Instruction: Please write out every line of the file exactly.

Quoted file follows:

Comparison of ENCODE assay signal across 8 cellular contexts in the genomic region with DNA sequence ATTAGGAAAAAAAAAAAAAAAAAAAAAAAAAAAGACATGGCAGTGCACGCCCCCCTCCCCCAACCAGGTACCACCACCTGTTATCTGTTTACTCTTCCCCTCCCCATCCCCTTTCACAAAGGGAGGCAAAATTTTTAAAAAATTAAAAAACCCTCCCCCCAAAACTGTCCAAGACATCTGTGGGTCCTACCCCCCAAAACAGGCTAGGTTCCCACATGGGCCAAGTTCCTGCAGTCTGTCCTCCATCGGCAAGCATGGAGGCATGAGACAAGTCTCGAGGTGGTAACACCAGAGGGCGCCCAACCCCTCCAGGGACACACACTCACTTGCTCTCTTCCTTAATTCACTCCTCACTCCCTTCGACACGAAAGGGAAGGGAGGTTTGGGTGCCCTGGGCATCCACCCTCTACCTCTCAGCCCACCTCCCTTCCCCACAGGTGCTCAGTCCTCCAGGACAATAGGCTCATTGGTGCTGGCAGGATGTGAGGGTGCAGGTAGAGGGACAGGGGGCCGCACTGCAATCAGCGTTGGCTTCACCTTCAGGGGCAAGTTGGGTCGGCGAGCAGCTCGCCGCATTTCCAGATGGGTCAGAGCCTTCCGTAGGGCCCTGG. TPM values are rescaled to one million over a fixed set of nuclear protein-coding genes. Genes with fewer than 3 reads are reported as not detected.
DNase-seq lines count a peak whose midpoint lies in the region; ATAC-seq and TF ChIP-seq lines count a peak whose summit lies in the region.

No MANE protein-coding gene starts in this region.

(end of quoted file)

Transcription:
Comparison of ENCODE assay signal across 8 cellular contexts in the genomic region with DNA sequence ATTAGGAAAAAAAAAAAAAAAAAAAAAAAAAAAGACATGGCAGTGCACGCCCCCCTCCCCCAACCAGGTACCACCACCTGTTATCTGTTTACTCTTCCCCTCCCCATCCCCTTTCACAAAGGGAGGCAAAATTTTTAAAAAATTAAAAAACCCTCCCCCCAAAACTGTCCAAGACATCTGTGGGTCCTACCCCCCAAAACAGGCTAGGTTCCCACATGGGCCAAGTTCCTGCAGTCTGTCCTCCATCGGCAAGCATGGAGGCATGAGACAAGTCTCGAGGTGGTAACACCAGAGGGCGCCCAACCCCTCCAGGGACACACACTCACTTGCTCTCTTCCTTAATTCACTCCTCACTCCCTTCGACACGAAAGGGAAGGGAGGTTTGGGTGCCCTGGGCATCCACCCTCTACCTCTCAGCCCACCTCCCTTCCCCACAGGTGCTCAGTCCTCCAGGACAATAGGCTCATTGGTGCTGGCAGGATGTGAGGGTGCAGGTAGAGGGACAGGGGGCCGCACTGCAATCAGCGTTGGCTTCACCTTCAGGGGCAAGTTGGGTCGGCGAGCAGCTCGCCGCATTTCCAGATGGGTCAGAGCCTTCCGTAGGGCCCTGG. TPM values are rescaled to one million over a fixed set of nuclear protein-coding genes. Genes with fewer than 3 reads are reported as not detected.
DNase-seq lines count a peak whose midpoint lies in the region; ATAC-seq and TF ChIP-seq lines count a peak whose summit lies in the region.

No MANE protein-coding gene starts in this region.